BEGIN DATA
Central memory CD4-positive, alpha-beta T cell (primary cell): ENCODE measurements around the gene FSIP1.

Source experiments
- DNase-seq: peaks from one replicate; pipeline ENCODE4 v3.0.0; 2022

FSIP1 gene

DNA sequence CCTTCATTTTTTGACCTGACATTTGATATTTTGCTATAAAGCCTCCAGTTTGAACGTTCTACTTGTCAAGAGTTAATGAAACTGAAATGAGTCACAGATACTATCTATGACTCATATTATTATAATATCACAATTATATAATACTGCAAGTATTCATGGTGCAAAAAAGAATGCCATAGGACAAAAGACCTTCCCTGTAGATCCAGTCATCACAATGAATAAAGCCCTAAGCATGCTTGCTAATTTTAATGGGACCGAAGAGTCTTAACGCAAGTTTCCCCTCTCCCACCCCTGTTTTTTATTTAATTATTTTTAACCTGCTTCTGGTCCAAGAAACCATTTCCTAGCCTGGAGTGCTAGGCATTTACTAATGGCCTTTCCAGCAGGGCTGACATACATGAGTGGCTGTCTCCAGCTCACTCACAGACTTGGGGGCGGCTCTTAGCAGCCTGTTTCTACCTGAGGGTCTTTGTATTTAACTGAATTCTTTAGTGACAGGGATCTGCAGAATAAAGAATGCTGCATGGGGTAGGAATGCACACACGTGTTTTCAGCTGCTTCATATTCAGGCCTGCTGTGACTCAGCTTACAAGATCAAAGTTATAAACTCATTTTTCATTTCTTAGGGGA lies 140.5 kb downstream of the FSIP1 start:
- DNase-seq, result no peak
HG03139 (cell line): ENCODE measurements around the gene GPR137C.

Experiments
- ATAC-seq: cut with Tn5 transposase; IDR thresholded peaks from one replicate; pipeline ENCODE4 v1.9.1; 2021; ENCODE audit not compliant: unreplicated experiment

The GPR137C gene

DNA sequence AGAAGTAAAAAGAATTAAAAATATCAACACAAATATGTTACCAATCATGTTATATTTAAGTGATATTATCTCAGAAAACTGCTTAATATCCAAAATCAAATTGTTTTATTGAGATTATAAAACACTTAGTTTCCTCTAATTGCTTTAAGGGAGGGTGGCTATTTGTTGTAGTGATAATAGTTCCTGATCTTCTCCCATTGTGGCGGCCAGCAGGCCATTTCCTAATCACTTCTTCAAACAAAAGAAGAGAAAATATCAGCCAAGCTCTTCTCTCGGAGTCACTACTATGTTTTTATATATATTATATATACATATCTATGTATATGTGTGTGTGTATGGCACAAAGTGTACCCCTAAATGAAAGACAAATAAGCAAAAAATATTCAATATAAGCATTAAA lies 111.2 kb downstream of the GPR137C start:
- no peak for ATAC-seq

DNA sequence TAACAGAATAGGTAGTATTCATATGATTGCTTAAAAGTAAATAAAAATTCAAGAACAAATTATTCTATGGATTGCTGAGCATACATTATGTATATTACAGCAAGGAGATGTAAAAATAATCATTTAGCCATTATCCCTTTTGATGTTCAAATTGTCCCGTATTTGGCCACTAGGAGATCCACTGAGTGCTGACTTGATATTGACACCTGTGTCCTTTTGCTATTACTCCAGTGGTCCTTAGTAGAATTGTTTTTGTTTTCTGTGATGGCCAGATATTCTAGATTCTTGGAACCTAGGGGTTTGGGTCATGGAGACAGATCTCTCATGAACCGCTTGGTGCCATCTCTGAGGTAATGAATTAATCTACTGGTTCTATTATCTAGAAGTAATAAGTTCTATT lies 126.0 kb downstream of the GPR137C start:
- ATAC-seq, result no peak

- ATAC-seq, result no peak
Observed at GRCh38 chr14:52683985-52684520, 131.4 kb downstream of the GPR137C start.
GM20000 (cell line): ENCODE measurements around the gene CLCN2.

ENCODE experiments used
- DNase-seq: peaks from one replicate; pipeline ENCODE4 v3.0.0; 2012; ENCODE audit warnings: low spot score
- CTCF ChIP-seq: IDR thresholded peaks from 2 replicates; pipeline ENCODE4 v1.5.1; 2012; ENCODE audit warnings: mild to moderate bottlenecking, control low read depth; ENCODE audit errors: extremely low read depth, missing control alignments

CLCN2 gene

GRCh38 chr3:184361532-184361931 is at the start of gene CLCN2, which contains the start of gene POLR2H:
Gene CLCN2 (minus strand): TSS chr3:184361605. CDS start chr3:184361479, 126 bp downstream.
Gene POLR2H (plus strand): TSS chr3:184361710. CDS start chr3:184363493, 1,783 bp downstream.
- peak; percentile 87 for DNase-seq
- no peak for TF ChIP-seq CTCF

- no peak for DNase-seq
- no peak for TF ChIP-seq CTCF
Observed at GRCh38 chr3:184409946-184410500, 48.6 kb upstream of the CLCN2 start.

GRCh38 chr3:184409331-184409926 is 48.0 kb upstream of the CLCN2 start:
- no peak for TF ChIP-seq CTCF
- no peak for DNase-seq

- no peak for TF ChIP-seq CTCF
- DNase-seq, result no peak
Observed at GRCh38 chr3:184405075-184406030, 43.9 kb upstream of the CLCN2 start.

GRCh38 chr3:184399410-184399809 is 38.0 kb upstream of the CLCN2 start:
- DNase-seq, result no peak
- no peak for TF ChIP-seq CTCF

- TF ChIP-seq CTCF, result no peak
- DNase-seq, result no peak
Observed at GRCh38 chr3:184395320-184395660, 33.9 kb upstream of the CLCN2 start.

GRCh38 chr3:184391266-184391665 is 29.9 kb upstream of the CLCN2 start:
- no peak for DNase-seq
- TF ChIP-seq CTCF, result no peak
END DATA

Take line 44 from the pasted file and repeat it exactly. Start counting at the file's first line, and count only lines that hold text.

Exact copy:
- TF ChIP-seq CTCF, result no peak